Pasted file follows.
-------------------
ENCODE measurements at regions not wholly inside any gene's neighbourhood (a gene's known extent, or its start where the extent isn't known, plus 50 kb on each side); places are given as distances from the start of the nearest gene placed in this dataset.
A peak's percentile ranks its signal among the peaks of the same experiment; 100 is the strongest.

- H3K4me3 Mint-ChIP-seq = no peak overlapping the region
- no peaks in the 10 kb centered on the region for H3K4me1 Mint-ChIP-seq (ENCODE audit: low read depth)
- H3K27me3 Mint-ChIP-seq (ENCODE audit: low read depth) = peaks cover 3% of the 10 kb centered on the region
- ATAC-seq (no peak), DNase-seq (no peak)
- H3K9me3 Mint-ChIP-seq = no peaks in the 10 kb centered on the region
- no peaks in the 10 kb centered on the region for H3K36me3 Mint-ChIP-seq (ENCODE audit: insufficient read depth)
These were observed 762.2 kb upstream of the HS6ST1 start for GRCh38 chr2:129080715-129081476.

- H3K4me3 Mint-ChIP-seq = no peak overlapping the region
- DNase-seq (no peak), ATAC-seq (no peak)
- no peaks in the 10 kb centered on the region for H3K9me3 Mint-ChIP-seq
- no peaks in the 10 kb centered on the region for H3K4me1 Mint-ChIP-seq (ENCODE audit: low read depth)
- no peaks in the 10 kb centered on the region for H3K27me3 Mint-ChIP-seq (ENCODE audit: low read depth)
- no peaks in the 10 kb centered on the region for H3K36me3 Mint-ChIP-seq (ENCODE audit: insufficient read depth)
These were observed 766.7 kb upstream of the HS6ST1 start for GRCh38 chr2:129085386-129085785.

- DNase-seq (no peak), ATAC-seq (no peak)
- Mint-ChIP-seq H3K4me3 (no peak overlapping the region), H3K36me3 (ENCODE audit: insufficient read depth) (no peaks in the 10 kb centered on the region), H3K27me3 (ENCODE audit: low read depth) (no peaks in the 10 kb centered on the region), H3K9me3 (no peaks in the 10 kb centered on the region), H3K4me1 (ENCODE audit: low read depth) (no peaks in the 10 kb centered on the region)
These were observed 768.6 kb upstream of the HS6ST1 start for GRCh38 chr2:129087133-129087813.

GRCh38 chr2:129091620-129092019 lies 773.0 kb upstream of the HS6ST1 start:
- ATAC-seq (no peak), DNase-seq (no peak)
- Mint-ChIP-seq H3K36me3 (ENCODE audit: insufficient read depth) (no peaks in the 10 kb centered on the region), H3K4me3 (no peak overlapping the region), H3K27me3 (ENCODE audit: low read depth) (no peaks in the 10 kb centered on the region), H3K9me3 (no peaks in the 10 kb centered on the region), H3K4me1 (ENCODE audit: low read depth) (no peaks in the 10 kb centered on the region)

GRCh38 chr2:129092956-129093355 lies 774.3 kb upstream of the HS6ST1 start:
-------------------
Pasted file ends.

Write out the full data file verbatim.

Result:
ENCODE measurements at regions not wholly inside any gene's neighbourhood (a gene's known extent, or its start where the extent isn't known, plus 50 kb on each side); places are given as distances from the start of the nearest gene placed in this dataset.
A peak's percentile ranks its signal among the peaks of the same experiment; 100 is the strongest.

- H3K4me3 Mint-ChIP-seq = no peak overlapping the region
- no peaks in the 10 kb centered on the region for H3K4me1 Mint-ChIP-seq (ENCODE audit: low read depth)
- H3K27me3 Mint-ChIP-seq (ENCODE audit: low read depth) = peaks cover 3% of the 10 kb centered on the region
- ATAC-seq (no peak), DNase-seq (no peak)
- H3K9me3 Mint-ChIP-seq = no peaks in the 10 kb centered on the region
- no peaks in the 10 kb centered on the region for H3K36me3 Mint-ChIP-seq (ENCODE audit: insufficient read depth)
These were observed 762.2 kb upstream of the HS6ST1 start for GRCh38 chr2:129080715-129081476.

- H3K4me3 Mint-ChIP-seq = no peak overlapping the region
- DNase-seq (no peak), ATAC-seq (no peak)
- no peaks in the 10 kb centered on the region for H3K9me3 Mint-ChIP-seq
- no peaks in the 10 kb centered on the region for H3K4me1 Mint-ChIP-seq (ENCODE audit: low read depth)
- no peaks in the 10 kb centered on the region for H3K27me3 Mint-ChIP-seq (ENCODE audit: low read depth)
- no peaks in the 10 kb centered on the region for H3K36me3 Mint-ChIP-seq (ENCODE audit: insufficient read depth)
These were observed 766.7 kb upstream of the HS6ST1 start for GRCh38 chr2:129085386-129085785.

- DNase-seq (no peak), ATAC-seq (no peak)
- Mint-ChIP-seq H3K4me3 (no peak overlapping the region), H3K36me3 (ENCODE audit: insufficient read depth) (no peaks in the 10 kb centered on the region), H3K27me3 (ENCODE audit: low read depth) (no peaks in the 10 kb centered on the region), H3K9me3 (no peaks in the 10 kb centered on the region), H3K4me1 (ENCODE audit: low read depth) (no peaks in the 10 kb centered on the region)
These were observed 768.6 kb upstream of the HS6ST1 start for GRCh38 chr2:129087133-129087813.

GRCh38 chr2:129091620-129092019 lies 773.0 kb upstream of the HS6ST1 start:
- ATAC-seq (no peak), DNase-seq (no peak)
- Mint-ChIP-seq H3K36me3 (ENCODE audit: insufficient read depth) (no peaks in the 10 kb centered on the region), H3K4me3 (no peak overlapping the region), H3K27me3 (ENCODE audit: low read depth) (no peaks in the 10 kb centered on the region), H3K9me3 (no peaks in the 10 kb centered on the region), H3K4me1 (ENCODE audit: low read depth) (no peaks in the 10 kb centered on the region)

GRCh38 chr2:129092956-129093355 lies 774.3 kb upstream of the HS6ST1 start: